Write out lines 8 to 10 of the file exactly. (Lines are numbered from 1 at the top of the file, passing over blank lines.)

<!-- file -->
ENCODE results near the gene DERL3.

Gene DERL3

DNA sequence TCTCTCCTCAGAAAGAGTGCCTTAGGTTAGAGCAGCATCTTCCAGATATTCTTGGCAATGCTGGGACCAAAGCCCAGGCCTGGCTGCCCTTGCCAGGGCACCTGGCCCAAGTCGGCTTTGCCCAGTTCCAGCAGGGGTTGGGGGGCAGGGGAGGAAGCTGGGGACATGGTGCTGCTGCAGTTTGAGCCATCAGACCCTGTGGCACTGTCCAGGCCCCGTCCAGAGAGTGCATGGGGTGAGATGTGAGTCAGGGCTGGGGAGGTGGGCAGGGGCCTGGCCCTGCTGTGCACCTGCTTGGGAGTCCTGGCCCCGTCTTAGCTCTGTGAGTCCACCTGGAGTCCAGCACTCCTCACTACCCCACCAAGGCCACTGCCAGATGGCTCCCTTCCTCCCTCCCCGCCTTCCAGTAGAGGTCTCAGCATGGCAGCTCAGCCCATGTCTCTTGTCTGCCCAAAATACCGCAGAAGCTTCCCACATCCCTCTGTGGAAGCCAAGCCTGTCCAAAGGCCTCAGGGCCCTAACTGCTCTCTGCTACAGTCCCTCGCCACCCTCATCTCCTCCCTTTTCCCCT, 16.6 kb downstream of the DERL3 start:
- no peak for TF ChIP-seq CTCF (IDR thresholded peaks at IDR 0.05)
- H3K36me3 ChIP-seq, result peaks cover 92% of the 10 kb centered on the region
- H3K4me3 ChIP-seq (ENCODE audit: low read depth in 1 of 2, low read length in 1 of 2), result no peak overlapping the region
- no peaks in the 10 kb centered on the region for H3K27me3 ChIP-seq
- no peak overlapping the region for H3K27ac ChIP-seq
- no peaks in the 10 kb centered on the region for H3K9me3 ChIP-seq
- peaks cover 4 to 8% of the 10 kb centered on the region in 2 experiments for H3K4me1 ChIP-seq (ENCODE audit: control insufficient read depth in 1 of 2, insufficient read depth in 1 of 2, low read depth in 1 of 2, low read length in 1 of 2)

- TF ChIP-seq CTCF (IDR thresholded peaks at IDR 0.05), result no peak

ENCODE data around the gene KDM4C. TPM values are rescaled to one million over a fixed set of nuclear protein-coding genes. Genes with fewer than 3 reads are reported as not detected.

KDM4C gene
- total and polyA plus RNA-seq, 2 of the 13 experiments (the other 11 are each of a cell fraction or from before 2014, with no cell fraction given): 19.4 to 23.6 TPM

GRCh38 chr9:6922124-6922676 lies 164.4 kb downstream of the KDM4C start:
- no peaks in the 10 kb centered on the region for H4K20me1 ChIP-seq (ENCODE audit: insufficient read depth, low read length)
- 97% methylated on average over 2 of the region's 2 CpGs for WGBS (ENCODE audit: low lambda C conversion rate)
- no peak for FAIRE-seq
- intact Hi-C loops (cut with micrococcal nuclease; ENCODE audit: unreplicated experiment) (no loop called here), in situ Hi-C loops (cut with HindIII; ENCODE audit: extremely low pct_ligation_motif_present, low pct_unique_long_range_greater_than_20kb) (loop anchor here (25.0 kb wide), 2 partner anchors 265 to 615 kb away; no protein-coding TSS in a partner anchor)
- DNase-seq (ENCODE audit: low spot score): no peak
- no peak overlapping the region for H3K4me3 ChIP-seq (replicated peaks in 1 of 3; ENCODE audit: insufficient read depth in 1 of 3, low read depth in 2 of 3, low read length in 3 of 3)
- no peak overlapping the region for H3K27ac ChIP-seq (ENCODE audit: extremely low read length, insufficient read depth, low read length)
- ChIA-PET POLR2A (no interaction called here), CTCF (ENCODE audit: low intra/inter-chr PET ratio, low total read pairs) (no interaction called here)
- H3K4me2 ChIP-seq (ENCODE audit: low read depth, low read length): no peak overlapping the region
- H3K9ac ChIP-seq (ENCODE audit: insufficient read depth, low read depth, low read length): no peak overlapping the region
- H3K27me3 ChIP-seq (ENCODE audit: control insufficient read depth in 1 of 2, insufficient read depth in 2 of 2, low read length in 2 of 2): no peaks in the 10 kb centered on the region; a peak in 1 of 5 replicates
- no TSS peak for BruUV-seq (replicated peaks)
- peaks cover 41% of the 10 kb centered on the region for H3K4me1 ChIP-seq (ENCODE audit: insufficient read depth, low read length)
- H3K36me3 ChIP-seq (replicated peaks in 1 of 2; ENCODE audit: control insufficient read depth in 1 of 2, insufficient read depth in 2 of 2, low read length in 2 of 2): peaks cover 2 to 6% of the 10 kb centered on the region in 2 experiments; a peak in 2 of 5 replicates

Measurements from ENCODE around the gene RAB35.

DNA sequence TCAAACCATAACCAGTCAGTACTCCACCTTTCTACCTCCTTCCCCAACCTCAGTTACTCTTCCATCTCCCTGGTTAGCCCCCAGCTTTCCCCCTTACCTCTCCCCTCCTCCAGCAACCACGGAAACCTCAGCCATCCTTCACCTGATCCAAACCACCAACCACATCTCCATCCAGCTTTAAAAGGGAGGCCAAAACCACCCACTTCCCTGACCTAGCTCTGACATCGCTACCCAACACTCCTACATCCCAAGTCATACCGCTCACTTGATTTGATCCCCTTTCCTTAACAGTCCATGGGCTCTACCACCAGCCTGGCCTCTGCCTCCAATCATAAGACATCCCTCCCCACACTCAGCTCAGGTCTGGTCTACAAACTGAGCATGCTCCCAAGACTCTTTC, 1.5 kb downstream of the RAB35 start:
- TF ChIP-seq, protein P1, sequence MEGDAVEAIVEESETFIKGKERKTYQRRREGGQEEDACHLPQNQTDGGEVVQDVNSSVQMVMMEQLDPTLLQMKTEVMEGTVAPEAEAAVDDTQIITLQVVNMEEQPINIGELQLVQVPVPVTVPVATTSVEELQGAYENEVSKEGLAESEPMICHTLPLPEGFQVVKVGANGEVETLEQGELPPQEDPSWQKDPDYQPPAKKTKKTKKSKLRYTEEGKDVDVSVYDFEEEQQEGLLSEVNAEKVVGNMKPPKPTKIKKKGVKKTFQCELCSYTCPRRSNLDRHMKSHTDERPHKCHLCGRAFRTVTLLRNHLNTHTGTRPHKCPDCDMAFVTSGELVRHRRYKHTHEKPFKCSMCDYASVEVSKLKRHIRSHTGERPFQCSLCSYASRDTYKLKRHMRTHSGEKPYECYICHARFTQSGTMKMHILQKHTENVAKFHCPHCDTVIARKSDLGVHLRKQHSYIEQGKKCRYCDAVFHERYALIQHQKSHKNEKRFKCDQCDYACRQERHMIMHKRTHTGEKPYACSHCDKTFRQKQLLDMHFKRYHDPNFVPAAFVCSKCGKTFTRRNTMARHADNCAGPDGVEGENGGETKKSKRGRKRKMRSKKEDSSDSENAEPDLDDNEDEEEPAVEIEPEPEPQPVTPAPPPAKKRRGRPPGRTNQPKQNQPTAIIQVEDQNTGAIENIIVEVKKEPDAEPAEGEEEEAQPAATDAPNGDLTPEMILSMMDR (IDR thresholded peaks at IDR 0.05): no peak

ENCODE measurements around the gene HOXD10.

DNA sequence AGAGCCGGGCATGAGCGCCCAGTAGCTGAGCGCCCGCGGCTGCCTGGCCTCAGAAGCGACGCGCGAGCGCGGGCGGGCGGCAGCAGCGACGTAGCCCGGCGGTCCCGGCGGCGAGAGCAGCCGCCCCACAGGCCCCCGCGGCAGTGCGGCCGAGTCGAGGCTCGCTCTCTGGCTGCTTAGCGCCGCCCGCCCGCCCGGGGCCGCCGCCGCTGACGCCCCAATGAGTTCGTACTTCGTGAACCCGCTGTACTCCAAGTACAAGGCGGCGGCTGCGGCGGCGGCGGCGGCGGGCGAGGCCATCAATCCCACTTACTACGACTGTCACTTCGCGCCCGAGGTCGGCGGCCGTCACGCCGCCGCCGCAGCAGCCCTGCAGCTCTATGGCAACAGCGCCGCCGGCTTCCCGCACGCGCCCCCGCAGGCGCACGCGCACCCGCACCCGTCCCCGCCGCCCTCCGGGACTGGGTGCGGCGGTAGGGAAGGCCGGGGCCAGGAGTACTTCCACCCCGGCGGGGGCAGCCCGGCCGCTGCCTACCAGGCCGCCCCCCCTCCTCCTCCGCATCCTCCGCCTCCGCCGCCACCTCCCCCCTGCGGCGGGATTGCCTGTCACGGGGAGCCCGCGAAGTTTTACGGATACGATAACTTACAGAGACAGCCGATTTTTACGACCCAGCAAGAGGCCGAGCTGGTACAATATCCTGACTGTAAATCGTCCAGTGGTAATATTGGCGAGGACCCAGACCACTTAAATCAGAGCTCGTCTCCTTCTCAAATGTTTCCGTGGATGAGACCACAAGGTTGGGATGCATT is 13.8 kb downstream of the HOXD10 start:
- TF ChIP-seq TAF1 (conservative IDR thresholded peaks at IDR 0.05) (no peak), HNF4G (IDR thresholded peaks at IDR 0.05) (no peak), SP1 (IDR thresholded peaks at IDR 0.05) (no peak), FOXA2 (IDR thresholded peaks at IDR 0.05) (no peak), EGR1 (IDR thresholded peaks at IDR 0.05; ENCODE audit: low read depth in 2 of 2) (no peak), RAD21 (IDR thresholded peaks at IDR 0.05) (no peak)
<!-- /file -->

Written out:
- no peak overlapping the region for H3K27ac ChIP-seq
- no peaks in the 10 kb centered on the region for H3K9me3 ChIP-seq
- peaks cover 4 to 8% of the 10 kb centered on the region in 2 experiments for H3K4me1 ChIP-seq (ENCODE audit: control insufficient read depth in 1 of 2, insufficient read depth in 1 of 2, low read depth in 1 of 2, low read length in 1 of 2)